Why the dream of a space MMO is far from over

Why the dream of a space MMO is far from over

Star Citizen and Squadron 42 are not a scam: on the contrary, for Peter, Chris Roberts' space project gets more exciting every day.

Star Citizen and Squadron 42 are not a scam: on the contrary, for Peter, Chris Roberts’ space project gets more exciting every day.

When I start talking about Star Citizen, it usually provokes one of two reactions from people I meet: bright eyes or frowning.

Playable for years in a feature-limited alpha version, fans of the sandbox MMO rave about nighttime forays into the online cosmos, thrilling dogfights and long trade journeys, being amazed at seamless landings on huge moons. and frenetic landing maneuvers on planets overgrown with skyscrapers.

Other players are more critical, mocking the ten-year development period of Chris Roberts’ huge project or asking about the whereabouts of the Squadron 42 single-player campaign. The whole thing seems like a castle in the air, a dream that, despite everything, moves hundreds of millions of real dollars. “It will never be finished,” they grumble.

But one thing almost never happens in such conversations: that someone doesn’t know what Star Citizen is. If preparing for our big themed week for the tenth anniversary of the start of development has shown me one thing, it’s that Star Citizen is now a global phenomenon. And one that won’t go away.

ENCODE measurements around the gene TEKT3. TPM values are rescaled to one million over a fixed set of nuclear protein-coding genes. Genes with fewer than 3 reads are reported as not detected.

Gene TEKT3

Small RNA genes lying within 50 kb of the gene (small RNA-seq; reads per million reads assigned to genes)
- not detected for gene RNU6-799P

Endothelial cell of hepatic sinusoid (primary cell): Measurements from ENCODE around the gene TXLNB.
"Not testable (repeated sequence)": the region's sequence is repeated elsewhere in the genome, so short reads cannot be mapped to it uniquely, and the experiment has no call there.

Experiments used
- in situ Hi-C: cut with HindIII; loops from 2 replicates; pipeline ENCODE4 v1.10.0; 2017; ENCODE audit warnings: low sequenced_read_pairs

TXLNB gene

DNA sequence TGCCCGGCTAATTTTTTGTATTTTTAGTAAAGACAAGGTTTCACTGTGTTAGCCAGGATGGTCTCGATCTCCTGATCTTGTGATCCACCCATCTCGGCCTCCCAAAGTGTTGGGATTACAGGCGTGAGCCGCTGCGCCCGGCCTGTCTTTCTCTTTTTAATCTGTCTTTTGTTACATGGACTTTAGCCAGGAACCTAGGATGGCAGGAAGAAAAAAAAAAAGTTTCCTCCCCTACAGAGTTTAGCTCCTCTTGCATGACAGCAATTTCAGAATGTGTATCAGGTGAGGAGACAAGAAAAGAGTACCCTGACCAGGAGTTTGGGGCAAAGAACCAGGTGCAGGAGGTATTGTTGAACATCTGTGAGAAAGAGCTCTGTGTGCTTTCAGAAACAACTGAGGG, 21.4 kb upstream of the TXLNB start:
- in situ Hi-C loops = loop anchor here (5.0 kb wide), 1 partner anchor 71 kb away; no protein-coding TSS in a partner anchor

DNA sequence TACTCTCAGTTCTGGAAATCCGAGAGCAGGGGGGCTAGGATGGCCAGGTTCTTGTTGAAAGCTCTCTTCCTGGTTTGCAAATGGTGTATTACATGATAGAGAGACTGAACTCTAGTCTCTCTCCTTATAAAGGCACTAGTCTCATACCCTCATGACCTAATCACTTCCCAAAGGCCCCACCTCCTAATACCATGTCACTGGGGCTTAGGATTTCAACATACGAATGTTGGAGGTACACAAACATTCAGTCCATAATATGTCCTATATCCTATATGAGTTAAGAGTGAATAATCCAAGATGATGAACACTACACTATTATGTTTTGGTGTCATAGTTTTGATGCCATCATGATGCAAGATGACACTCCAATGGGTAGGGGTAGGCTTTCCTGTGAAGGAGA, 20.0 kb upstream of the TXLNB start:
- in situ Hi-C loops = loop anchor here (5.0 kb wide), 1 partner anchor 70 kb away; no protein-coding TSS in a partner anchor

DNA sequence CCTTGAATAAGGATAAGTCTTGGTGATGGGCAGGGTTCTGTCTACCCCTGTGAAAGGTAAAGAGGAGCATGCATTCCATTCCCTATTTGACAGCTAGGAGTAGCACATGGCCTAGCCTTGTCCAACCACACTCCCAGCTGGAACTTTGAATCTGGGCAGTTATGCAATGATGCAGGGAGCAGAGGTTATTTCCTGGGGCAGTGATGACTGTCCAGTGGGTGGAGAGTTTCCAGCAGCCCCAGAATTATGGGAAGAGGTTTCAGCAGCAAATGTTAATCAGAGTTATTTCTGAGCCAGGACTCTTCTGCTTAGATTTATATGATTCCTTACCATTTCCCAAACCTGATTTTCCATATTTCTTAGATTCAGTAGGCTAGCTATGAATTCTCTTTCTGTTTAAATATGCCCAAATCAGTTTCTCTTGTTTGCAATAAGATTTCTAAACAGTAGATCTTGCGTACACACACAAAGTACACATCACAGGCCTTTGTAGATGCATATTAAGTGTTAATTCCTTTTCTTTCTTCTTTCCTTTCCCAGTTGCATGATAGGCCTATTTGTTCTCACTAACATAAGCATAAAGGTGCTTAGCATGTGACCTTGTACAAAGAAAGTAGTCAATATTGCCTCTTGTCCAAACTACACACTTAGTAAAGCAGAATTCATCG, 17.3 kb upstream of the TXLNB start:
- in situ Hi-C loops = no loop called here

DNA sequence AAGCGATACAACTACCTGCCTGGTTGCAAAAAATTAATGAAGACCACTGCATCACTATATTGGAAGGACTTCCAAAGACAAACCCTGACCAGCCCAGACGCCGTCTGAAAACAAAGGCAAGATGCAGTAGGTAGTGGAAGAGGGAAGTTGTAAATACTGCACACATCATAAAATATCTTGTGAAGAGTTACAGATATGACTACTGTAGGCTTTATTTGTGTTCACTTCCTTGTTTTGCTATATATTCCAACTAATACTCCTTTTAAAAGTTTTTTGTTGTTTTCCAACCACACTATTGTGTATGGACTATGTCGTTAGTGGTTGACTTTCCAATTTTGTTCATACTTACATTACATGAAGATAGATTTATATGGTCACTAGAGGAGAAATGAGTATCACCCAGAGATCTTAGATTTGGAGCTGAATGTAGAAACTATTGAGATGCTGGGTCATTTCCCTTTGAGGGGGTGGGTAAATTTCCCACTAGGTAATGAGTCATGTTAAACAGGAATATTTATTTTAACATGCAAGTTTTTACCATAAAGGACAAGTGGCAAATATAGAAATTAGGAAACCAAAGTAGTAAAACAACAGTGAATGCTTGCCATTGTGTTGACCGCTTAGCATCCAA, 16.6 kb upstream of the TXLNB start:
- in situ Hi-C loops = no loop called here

On the contrary: Star Citizen is now starting to get really interesting. In this article, I’ll explain why — and what impact Star Citizen is already having on the gaming industry. For more content about the game, check out our overview article for the next seven days:

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10 years Star Citizen

We’re kicking off the big GameStar theme week

Peter Bathge

Peter Bathge has been an editor at GameStar since 2018, but has about 18 years of experience as a game journalist. He has been professionally involved with Star Citizen since 2017 and has already interviewed developers, players and scientists. Only Chris Roberts just doesn’t want to get in front of his microphone so far. Not yet.

The small-scale revolution

It sounds paradoxical to say after ten years of development (at least two of which were admittedly spent building the CIG studios) that the really exciting thing about Star Citizen is yet to come. But the fact is: the near future looks extremely fascinating for both the so-called Persistent Universe (PU), ie the online part, and the Squadron 42 single player campaign.

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